IN a growing city heritage values often have to be fought for and recognising the contribution that residents and business owners make to preserving important buildings is one way of doing that.
In recent weeks Orange City Council has copped plenty of criticism for planning decisions which have allowed subdivisions in conservation areas and additions such as garages which opponents claim degrade important streetscapes.
The merits and legality of some of these decisions are still being contested but what cannot be disputed is the city’s support for individuals who have seen the heritage value in their properties and sought to preserve it.
In many cases a heritage restoration is a far more expensive exercise than a straightforward renovation and may incur costs the owner never totally recoups if the property is sold.
But profit is seldom the motivation of people who embark on their own “grand design”.
These projects are labours of love carried out by people who see the intrinsic value of cultural heritage. If the project makes the property more valuable that is simply a bonus.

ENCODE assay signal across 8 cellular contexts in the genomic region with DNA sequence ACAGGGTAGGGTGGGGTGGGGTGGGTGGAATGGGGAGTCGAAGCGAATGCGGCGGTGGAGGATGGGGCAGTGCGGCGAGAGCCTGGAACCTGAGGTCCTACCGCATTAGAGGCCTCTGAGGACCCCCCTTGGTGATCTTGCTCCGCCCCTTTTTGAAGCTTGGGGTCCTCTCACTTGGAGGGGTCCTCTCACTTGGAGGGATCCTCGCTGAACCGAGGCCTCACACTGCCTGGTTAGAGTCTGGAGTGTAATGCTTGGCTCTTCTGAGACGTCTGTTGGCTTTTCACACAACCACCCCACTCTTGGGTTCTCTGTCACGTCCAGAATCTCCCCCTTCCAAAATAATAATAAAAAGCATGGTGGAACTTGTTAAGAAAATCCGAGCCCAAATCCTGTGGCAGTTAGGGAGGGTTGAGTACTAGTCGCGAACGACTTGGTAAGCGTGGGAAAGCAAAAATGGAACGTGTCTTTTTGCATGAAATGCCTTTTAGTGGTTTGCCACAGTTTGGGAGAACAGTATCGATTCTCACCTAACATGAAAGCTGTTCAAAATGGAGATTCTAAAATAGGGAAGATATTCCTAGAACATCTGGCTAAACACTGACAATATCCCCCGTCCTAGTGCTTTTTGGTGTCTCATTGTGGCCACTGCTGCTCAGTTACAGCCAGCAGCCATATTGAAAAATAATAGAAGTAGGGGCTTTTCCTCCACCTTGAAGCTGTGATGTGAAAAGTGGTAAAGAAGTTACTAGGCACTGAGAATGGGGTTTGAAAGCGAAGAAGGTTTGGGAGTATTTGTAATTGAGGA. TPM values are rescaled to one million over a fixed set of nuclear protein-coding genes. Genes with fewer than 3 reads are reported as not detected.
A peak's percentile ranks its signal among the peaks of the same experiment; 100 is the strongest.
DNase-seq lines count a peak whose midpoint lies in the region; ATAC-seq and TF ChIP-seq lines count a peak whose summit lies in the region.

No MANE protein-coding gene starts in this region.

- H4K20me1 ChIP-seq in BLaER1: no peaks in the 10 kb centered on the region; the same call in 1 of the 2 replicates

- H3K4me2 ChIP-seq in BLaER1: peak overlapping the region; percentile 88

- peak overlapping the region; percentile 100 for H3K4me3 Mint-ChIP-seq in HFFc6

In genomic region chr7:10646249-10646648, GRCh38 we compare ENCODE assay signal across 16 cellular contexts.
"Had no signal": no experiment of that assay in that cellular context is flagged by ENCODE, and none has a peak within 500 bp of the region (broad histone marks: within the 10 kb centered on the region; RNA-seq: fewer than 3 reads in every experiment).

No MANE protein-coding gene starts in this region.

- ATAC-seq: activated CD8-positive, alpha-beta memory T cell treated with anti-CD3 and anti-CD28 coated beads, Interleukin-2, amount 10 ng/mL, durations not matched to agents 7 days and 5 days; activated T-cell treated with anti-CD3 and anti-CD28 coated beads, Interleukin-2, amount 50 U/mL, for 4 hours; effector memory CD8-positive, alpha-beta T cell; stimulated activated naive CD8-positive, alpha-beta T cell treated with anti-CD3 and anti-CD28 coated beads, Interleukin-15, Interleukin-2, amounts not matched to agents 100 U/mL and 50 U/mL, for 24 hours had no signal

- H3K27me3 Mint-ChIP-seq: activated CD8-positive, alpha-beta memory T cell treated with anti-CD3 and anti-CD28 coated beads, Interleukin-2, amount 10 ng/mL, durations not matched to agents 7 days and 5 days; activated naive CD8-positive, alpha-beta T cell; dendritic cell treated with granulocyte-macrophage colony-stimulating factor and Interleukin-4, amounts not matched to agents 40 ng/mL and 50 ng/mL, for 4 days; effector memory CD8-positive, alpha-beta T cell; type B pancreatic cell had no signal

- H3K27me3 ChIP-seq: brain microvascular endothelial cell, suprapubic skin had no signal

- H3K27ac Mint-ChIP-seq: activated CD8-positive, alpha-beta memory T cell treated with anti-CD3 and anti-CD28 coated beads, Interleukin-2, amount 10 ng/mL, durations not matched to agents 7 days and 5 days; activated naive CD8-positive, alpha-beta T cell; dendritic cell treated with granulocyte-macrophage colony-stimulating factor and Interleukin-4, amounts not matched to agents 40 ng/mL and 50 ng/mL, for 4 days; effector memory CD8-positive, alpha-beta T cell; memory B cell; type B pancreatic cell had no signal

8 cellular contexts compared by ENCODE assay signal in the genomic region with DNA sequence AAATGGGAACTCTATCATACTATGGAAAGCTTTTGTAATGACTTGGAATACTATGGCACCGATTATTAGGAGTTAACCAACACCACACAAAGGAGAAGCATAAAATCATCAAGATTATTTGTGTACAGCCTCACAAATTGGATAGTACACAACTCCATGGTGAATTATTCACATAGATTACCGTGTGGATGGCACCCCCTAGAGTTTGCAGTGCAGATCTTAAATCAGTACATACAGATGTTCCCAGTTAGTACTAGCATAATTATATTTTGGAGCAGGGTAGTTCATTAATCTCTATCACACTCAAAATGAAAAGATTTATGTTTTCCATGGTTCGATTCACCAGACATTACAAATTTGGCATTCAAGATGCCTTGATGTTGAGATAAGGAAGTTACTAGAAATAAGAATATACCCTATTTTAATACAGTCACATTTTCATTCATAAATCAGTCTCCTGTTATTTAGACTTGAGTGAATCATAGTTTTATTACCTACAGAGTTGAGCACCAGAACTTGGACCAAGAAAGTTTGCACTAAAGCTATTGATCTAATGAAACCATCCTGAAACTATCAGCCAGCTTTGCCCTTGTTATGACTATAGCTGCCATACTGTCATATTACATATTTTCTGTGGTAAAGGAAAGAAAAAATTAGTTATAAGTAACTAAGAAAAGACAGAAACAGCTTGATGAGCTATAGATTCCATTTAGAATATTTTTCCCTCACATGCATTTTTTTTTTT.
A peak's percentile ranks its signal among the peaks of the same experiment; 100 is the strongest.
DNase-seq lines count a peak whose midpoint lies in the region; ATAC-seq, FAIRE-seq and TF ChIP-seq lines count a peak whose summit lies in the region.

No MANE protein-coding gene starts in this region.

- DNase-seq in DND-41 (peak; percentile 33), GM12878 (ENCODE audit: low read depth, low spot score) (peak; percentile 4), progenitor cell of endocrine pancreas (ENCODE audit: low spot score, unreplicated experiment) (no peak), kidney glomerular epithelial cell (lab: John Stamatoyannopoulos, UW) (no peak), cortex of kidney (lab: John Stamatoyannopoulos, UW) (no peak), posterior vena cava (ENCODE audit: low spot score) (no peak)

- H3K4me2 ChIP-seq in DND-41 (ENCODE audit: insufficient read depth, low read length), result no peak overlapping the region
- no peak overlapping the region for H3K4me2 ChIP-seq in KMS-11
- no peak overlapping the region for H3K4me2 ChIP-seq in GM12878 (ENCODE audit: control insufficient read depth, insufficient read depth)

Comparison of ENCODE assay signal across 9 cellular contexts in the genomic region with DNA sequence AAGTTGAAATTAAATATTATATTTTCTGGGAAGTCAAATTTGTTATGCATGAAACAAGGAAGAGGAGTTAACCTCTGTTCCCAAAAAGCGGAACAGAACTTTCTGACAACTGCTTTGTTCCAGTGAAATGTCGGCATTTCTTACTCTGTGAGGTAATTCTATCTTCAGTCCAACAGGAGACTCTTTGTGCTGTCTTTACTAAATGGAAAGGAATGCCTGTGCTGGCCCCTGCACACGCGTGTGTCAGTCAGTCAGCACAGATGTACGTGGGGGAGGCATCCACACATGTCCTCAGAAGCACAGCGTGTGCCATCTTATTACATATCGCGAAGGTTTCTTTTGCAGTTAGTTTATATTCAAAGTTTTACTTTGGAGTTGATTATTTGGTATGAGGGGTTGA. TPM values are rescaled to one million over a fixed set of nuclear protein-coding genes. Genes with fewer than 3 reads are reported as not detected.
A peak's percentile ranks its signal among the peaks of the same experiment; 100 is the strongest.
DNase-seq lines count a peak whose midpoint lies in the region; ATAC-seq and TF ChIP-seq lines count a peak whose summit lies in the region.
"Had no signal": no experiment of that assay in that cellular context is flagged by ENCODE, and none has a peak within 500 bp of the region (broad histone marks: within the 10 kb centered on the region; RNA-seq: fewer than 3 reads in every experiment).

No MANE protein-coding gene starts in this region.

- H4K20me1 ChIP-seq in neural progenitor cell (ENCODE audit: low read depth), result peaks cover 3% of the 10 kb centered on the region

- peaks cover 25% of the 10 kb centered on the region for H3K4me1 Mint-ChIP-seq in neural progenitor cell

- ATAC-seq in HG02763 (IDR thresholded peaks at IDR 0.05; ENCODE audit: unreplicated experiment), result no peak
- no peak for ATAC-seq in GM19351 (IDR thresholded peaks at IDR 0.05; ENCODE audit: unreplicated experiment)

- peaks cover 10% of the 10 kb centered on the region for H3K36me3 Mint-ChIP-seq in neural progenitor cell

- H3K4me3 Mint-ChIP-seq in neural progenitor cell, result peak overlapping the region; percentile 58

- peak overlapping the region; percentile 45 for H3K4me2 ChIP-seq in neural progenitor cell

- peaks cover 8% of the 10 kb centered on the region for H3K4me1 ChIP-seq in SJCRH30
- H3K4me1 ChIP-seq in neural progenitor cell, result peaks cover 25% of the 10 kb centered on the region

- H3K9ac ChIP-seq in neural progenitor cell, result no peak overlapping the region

This year’s winners include home owners who have stripped away unsympathetic additions, replaced missing verandahs with replicas of the originals and given tired commercial buildings a new lease of life.
With the ceremonies complete few will know the effort and expense which went into the restoration work but many will drive past these properties and notice how well these preserved buildings sit in their neighbourhoods.
It is not good luck which preserves buildings, streetscapes and entire precincts in historic areas, it is enthusiastic owners supported by a sympathetic council and, at times, a watchful community determined not to lose a collective community asset, which is what our heritage is.